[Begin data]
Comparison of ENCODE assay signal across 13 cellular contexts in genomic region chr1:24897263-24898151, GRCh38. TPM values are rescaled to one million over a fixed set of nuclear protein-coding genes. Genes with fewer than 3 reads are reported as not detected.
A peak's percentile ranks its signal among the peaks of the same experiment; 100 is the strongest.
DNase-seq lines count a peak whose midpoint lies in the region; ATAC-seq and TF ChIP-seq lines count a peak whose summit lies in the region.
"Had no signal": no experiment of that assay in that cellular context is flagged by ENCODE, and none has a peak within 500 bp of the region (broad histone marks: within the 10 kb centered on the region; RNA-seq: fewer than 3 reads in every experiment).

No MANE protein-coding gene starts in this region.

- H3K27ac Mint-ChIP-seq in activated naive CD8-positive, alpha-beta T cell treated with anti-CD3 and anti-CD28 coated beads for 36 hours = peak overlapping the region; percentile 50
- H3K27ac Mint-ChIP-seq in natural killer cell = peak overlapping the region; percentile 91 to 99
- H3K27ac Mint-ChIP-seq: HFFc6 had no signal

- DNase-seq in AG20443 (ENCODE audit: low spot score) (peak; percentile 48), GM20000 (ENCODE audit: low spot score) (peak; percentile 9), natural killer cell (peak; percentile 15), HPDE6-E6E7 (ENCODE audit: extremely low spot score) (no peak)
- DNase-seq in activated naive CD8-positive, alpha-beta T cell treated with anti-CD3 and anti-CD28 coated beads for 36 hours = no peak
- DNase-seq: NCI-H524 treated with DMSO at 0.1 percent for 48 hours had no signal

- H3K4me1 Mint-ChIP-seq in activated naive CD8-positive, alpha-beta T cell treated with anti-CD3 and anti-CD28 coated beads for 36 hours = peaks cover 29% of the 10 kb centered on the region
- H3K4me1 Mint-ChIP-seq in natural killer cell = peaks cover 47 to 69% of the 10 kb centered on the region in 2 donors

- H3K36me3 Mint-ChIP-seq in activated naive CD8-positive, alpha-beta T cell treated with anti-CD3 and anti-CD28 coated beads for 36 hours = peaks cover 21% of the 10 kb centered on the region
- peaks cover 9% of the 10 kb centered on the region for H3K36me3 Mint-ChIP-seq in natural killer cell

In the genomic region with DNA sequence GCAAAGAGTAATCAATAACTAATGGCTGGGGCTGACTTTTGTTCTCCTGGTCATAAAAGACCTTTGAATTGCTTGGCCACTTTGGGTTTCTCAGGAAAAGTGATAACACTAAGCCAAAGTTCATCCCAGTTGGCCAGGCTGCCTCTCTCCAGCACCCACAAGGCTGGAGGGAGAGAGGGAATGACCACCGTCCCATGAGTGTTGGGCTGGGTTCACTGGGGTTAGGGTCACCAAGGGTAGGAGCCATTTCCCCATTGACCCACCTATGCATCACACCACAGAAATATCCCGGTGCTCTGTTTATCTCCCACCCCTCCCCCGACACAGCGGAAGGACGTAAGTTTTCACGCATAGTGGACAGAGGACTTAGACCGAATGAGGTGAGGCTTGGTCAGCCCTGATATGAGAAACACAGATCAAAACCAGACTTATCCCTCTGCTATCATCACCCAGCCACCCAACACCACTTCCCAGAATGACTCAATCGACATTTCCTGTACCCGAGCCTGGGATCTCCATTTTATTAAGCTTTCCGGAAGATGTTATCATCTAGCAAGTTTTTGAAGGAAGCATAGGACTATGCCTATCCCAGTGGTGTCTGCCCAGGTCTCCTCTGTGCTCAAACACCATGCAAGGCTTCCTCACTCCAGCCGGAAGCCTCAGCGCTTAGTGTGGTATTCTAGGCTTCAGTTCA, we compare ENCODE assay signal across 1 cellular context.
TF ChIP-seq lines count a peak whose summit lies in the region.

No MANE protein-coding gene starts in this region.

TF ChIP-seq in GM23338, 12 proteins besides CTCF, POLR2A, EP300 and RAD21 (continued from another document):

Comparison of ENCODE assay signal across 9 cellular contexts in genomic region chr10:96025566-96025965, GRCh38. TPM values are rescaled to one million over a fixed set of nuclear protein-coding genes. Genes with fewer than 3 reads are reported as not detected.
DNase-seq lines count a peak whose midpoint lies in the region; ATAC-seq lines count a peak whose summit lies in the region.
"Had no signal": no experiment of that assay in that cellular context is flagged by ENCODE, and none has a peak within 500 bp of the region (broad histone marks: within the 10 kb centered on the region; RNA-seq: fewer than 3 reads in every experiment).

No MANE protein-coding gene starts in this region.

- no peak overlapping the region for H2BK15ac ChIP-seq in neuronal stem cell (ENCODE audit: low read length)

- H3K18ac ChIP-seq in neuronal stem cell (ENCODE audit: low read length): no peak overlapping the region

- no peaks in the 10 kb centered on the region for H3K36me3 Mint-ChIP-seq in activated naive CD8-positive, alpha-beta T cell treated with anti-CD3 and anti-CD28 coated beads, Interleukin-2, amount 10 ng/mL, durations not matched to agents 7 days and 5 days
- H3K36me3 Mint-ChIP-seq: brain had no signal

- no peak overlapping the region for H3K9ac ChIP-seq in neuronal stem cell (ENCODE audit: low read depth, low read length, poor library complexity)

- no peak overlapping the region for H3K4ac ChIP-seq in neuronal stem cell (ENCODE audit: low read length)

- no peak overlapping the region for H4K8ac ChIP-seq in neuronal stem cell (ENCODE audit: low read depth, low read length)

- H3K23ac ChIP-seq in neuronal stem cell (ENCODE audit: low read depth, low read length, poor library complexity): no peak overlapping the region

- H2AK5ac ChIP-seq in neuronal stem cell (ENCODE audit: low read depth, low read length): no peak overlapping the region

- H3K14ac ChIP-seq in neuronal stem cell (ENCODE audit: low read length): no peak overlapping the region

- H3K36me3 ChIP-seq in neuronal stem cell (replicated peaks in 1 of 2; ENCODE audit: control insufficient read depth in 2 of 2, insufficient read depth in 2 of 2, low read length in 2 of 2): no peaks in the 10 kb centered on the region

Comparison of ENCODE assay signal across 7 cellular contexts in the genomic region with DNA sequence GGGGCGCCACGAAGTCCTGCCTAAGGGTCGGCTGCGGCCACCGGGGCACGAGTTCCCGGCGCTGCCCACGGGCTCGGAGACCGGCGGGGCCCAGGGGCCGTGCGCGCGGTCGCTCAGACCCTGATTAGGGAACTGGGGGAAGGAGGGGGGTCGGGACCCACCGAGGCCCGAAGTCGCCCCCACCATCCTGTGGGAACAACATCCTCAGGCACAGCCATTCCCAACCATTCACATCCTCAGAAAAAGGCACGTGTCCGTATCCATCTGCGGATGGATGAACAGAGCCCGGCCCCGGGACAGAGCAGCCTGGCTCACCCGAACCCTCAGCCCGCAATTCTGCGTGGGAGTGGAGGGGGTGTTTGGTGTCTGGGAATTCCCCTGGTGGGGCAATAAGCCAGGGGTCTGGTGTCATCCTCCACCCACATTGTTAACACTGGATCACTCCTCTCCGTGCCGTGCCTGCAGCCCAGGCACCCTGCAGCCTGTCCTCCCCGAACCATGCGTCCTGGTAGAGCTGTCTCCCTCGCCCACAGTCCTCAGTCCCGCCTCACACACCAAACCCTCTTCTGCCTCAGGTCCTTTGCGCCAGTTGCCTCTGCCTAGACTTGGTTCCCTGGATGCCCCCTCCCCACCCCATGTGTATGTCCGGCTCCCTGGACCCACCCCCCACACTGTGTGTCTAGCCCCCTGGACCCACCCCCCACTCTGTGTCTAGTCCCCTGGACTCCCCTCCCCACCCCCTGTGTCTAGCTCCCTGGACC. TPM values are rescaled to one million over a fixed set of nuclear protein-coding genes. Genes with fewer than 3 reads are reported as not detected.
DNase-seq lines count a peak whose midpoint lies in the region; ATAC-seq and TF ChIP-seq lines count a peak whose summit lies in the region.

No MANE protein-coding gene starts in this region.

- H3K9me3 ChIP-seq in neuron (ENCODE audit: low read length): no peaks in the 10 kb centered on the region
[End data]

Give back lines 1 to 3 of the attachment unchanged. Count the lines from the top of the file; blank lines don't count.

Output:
Comparison of ENCODE assay signal across 13 cellular contexts in genomic region chr1:24897263-24898151, GRCh38. TPM values are rescaled to one million over a fixed set of nuclear protein-coding genes. Genes with fewer than 3 reads are reported as not detected.
A peak's percentile ranks its signal among the peaks of the same experiment; 100 is the strongest.
DNase-seq lines count a peak whose midpoint lies in the region; ATAC-seq and TF ChIP-seq lines count a peak whose summit lies in the region.